Two dead gobblers on an old wooden fence – a classic photo
The Hero shots
10 tips on getting terrific photos on your next turkey hunt
Photos and story by Brandon Ray
Pictures are my favorite trophies. Feathered mounts gather dust and my dogs like to eat turkey beards, so I cherish good photographs. Considering the 4:30 a.m. wake-up call, stale honey bun for breakfast, biting flies and exhausting effort it often takes to finally wrap a tag around a gobbler’s leg, it’s smart to spend extra time behind the lens. With a little thought, quality pictures of your dead bird can bring memories to life. Here are 10 tips on setting up your own memorable shots.
1. The basics
The first and last hour of the day, when the sun is slanting low across the landscape, creates the best light for photos. Put the sun at the photographer’s back. Use fill flash for photos at midday to lighten harsh shadows under ball caps. Take lots of pictures. I’ve taken 50 or more pictures of one dead gobbler. Even with that many shots, a few will stand out as better than the rest.
2. Classic over-the-shoulder
Some pictures are timeless. A mature gobbler draped over the hunter’s shoulder is a memorable pose. Put the hunter in an interesting setting, like crossing a log over a creek or standing in front of vegetation unique to the area.
Brandon Ray with a big spring Rio Grande in Texas. This photo was taken using a tripod and remote control on a solo hunt.
3. Fan spread
Big spurs and long beards get all the attention, but my money is on a big tail for the best photos. Kneel behind the bird and spread your fingers between individual tail feather quills to fan the tail out as wide as possible.
4. Extreme close-up
Details make photographs interesting. On each bird I kill, I take close-up photos of the gobbler’s spurs and beard. A tight shot of an individual feather or track in the mud is also interesting. Place a tape measure next to a beard or spur to give it a sense of scale. The tape measure keeps you honest when recounting how big that bird was years later! A macro lens that is capable of sharp focus on minute details is best. I use a Canon 100mm macro f/2.8 lens.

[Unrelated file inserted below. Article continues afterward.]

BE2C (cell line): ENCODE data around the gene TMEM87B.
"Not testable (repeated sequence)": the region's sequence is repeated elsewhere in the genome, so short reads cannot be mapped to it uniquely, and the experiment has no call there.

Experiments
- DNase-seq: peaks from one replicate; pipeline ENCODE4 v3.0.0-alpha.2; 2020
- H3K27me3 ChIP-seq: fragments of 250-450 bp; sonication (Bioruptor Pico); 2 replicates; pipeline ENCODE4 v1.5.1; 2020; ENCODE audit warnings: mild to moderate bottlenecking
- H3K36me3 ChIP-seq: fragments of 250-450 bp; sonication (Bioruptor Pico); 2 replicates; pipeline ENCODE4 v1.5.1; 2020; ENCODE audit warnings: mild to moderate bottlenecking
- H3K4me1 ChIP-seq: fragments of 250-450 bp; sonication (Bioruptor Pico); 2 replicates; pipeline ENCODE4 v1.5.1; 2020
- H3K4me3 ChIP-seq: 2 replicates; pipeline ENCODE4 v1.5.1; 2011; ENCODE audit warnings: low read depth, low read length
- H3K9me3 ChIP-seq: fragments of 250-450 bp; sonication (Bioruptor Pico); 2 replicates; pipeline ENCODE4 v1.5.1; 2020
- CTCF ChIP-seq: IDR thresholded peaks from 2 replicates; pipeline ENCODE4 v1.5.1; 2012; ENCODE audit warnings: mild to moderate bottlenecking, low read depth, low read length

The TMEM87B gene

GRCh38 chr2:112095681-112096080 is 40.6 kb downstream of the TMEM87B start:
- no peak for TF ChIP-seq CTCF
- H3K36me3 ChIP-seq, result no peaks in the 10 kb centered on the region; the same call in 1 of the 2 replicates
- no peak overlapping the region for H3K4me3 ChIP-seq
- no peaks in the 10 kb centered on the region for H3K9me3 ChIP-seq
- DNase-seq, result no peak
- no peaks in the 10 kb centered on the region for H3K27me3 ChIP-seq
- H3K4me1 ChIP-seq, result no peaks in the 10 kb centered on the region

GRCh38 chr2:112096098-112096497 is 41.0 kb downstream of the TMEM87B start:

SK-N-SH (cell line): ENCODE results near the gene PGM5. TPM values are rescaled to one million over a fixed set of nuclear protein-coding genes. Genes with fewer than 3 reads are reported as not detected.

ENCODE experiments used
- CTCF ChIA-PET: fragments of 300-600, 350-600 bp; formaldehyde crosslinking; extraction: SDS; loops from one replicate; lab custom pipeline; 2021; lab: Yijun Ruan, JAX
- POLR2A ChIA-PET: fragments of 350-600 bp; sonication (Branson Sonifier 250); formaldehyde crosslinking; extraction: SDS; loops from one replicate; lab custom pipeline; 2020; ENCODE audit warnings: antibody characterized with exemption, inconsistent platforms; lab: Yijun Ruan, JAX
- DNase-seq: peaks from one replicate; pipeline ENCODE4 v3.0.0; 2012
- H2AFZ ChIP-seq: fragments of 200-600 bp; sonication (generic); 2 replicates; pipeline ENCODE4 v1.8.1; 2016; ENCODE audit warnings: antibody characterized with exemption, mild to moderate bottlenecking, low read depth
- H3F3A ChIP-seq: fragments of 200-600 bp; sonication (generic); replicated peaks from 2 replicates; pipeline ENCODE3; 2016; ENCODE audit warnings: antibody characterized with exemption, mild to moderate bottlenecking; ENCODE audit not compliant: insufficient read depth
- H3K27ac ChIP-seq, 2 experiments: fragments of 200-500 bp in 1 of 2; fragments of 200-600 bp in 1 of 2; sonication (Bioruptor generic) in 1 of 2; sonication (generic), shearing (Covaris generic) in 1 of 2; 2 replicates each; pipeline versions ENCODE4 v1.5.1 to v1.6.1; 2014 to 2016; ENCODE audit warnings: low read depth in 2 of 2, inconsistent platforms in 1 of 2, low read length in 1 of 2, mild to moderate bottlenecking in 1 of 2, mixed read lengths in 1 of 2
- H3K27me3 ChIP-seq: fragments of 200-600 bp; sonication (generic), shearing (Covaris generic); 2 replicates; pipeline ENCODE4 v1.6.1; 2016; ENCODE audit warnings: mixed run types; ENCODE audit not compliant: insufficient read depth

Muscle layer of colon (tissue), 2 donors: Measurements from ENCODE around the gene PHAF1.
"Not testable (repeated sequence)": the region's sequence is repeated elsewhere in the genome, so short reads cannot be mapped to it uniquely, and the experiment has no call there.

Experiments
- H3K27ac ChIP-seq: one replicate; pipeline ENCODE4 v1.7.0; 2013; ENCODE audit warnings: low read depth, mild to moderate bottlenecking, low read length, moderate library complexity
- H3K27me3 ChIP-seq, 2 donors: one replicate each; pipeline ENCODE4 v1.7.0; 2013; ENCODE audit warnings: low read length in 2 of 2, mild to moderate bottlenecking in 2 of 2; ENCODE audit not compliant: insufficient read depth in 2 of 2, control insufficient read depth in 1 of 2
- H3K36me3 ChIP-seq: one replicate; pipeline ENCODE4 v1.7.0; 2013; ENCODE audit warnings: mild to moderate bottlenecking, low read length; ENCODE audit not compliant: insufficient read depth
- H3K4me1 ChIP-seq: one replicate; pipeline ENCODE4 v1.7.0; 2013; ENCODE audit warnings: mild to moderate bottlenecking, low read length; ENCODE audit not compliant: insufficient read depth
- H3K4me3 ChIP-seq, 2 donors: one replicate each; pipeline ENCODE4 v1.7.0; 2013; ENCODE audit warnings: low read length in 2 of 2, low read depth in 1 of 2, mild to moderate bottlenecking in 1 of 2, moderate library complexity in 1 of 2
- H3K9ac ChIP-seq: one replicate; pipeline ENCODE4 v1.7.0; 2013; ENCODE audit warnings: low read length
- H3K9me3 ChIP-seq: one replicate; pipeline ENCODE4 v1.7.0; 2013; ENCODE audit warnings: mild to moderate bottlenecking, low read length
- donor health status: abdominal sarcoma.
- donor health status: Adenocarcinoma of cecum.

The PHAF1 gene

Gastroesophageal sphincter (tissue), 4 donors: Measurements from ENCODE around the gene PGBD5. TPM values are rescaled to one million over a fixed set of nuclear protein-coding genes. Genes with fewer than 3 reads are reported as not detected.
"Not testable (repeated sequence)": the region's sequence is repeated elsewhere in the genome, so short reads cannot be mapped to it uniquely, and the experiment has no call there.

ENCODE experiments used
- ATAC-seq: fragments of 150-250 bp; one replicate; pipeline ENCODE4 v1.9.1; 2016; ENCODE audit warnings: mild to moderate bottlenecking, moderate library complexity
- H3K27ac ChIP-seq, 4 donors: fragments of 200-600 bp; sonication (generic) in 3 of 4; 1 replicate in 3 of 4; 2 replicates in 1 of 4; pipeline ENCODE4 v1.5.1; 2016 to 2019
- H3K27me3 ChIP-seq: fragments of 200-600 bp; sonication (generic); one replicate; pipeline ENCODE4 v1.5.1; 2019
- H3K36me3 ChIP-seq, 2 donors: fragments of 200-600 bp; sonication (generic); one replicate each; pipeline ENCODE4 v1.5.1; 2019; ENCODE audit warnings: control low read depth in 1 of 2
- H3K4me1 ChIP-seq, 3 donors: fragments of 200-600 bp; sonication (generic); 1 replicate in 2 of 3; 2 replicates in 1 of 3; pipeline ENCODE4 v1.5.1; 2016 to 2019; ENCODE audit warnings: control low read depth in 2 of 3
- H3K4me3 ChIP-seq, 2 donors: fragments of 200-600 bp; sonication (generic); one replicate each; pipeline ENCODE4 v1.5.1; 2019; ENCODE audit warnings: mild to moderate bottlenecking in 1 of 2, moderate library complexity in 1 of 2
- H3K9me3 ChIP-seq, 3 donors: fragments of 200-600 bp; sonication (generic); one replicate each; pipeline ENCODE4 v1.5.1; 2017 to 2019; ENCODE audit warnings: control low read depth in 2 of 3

5. Gear to remember
Set up all the relevant gear — an old box call, the gun and shotgun shells complete with the box showing the exact load and shot size used — to fool a wise old tom next to the dead bird for a few still photos. I set up similar photos of the gun, target and load when I pattern my shotgun. It’s an easy way to remember what calls or load I used to bag that specific bird.
6. Live photos
Ray snapped this strutter’s picture from a ground blind while bowhunting turkeys. He used a hand-held 70-200mm f/2.8 lens.
This takes a little more work and an investment in good lenses, but photographs of live birds standing among decoys are always memorable. The go-to lens for this kind of work is a pricey 300mm f/2.8 lens mounted on a tripod, but for really close birds you can get away with a smaller lens and hold it in your hands. Last spring, hunting from a pop-up blind, I used a hand-held Canon 60D camera and a 70-200mm, f/2.8 lens to snap photos of multiple big gobblers spinning around my decoys at 10 yards. After I got enough photos, I set my camera down in the blind and shot one of the big toms with my bow. Before and after photos!
7. Hanging bird
Hanging a dead turkey on a fence is another classic pose. I use wire or leather string to tie the bird’s foot to the top post. Drape the gobbler so his beard is visible and the wings flare out. Old corrals, a rusted gate, wooden wagon, barn door or similar weathered western tack makes an interesting backdrop. On a hunt last spring in Florida, I got some cool pictures of my dead bird on an old moss-covered corral with large oaks draped in Spanish moss in the background.
8. Hunting solo
I take a lot of my turkeys on solo hunts. To get good photos, I carry a small tripod in my backpack and a remote control. I usually pose the dead gobbler over a stump or log, get behind the camera and tripod to frame the shot, and use the small remote to trigger the shutter as I spread out the bird’s tail fan with the other hand. I add flowers and anything colorful from spring around the bird for more vibrant pictures.
Ray washing his hands next to a dead gobbler.
9. Scout locations
The best photos rarely happen by accident. Scout for scenic places to take pictures. An open meadow exploding with colorful spring flowers is an easy spot to remember. I’ve taken multiple turkey photos over the same weathered wooden corral. Pay attention to which light conditions will work best for that spot. Make sure things like power lines, roads or rooftops won’t distract from the setting.
10. People and places
Besides dead bird pictures, take a little time to document where you hunt and with whom. I like pictures of my guide using a box call or a group picture of the whole camp smiling with a dead turkey. Take a picture of the population sign at the edge of town. Document things unique to where you hunt.